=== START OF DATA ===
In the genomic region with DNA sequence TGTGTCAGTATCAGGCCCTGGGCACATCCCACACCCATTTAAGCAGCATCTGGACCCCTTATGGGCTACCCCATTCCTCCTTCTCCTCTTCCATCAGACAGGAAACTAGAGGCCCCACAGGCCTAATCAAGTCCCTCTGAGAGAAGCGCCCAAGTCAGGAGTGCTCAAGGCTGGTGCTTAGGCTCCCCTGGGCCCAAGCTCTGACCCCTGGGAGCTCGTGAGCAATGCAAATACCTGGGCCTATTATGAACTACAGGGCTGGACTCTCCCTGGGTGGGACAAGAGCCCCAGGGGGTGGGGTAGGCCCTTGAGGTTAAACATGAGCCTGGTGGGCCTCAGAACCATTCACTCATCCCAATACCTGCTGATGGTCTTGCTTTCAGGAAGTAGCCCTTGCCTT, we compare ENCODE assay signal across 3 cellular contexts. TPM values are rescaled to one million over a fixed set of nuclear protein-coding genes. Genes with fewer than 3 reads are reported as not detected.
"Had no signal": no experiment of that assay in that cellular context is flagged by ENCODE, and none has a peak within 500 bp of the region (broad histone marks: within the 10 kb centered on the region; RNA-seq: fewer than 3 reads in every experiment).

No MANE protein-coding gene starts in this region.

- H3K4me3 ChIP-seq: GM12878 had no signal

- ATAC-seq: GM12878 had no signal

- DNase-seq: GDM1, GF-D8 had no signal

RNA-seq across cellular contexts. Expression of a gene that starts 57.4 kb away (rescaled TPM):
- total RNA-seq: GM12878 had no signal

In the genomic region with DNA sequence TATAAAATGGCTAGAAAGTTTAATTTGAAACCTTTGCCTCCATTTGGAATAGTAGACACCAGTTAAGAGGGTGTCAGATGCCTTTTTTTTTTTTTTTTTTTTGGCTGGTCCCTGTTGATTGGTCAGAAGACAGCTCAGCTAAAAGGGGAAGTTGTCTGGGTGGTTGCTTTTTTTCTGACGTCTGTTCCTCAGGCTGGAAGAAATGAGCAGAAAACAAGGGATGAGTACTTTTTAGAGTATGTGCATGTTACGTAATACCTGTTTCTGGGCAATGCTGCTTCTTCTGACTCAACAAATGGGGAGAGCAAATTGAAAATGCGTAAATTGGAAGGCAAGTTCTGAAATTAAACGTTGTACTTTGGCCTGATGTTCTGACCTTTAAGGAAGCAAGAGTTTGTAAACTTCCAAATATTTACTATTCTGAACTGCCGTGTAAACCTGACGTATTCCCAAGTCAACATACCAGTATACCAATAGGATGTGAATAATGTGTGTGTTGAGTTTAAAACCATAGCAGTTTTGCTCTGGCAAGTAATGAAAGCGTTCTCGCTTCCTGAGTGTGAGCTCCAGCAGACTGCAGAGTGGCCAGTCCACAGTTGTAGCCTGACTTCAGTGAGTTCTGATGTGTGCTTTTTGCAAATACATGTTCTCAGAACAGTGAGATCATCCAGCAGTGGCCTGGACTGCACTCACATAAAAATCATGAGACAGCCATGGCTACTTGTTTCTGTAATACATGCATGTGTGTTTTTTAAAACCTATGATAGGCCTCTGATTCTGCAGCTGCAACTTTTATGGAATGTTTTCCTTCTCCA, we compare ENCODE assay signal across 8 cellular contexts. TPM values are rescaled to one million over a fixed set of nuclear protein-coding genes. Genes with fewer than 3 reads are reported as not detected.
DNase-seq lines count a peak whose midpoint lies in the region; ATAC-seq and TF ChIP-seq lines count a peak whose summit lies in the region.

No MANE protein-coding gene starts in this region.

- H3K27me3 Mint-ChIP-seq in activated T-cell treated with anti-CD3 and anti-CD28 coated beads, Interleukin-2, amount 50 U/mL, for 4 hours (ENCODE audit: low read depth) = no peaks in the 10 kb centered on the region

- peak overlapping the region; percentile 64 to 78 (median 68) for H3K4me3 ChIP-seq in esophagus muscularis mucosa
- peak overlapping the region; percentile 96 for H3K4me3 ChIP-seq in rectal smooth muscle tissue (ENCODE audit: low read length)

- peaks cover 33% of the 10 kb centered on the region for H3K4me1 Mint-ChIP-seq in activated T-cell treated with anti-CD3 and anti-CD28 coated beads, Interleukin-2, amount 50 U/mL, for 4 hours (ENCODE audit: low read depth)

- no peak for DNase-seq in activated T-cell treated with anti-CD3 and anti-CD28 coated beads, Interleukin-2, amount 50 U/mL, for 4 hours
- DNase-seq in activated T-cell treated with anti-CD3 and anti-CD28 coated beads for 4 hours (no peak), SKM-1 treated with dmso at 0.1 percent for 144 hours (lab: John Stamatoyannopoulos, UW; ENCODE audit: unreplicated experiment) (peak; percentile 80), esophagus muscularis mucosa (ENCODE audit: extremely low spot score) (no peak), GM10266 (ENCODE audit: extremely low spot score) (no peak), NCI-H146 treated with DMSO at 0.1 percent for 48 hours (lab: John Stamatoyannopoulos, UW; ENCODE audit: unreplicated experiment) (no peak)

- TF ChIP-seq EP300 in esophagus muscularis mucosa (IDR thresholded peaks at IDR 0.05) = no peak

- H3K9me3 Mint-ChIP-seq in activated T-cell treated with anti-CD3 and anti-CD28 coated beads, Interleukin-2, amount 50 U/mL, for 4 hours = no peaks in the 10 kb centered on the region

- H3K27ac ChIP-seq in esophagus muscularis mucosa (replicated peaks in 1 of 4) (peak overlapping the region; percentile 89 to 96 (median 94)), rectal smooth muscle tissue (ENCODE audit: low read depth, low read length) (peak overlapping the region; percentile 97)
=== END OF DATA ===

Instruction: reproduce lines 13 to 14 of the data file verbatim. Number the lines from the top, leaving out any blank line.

- peak overlapping the region; percentile 64 to 78 (median 68) for H3K4me3 ChIP-seq in esophagus muscularis mucosa
- peak overlapping the region; percentile 96 for H3K4me3 ChIP-seq in rectal smooth muscle tissue (ENCODE audit: low read length)